Management of coronary artery fistulae: Patient selection and results of transcatheter closure

Laurie R. Armsby*, John F. Keane, Megan C. Sherwood, Joseph M. Forbess, Stanton B. Perry, James E. Lock

*Corresponding author for this work

Research output: Contribution to journalArticlepeer-review

359 Scopus citations


OBJECTIVES: We report short-term findings in 33 patients after transcatheter closure (TCC) of coronary artery fistulae (CAF) and compare our results with those reported in the recent transcatheter and surgical literature. BACKGROUND: Transcatheter closure of CAF has been advocated as a minimally invasive alternative to surgery. METHODS: We reviewed all patients presenting with significant CAF between January 1988 and August 2000. Those with additional complex cardiac disease requiring surgical management were excluded. RESULTS: Of 39 patients considered for TCC, occlusion devices were placed in 33 patients (85%) at 35 procedures and included coils in 28, umbrella devices in 6 and a Grifka vascular occlusion device in 1. Post-deployment angiograms demonstrated complete occlusion in 19, trace in 11, or small residual flow in 5. Follow-up echocardiograms (median, 2.8 years) in 27 patients showed no flow in 22 or small residual flow in 5. Of the 6 patients without follow-up imaging, immediate post-deployment angiograms showed complete occlusion in 5 or small residual flow in 1. Thus, complete occlusion was accomplished in 27 patients (82%). Early complications included transient ST-T wave changes in 5, transient arrhythmias in 4 and single instances of distal coronary artery spasm, fistula dissection and unretrieved coil embolization. There were no deaths or long-term morbidity. Device placement was not attempted in 6 patients (15%), because of multiple fistula drainage sites in 4, extreme vessel tortuosity in 1 and an intracardiac hemangioma in 1. CONCLUSIONS: A comparison of our results with those in the recent transcatheter and surgical literature shows similar early effectiveness, morbidity and mortality. From data available, TCC of CAF is an acceptable alternative to surgery in most patients.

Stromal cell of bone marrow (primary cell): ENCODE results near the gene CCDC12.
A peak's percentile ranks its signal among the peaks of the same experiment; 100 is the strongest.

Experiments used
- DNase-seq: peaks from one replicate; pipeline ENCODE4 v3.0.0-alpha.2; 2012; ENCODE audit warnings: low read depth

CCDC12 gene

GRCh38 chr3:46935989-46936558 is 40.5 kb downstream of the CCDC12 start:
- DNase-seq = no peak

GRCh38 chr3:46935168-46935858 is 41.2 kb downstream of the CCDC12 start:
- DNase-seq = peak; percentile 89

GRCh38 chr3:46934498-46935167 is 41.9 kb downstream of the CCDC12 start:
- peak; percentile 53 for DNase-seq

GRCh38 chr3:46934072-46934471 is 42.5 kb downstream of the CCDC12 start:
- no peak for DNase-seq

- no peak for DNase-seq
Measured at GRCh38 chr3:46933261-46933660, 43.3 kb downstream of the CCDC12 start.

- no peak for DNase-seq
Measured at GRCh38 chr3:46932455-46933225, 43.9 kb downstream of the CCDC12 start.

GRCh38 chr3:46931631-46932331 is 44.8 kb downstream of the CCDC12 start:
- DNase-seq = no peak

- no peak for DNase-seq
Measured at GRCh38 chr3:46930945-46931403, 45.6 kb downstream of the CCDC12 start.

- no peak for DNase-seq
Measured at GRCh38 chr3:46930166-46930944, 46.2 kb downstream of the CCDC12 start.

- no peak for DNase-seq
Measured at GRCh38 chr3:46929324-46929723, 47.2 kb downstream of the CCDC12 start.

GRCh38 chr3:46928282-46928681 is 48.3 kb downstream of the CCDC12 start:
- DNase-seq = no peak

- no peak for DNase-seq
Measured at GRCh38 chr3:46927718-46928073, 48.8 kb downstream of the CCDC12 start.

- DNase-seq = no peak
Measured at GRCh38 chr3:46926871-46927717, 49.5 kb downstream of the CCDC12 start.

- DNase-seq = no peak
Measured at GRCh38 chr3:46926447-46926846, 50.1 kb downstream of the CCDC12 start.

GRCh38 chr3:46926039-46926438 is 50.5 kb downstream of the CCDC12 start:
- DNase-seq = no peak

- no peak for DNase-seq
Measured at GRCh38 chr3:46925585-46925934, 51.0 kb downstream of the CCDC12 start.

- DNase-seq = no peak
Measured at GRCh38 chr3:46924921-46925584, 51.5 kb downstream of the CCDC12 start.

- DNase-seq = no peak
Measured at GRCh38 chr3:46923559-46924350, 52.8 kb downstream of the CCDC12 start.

Original languageEnglish (US)
Pages (from-to)1026-1032
Number of pages7
JournalJournal of the American College of Cardiology
Issue number6
StatePublished - Mar 20 2002

ASJC Scopus subject areas

  • Cardiology and Cardiovascular Medicine


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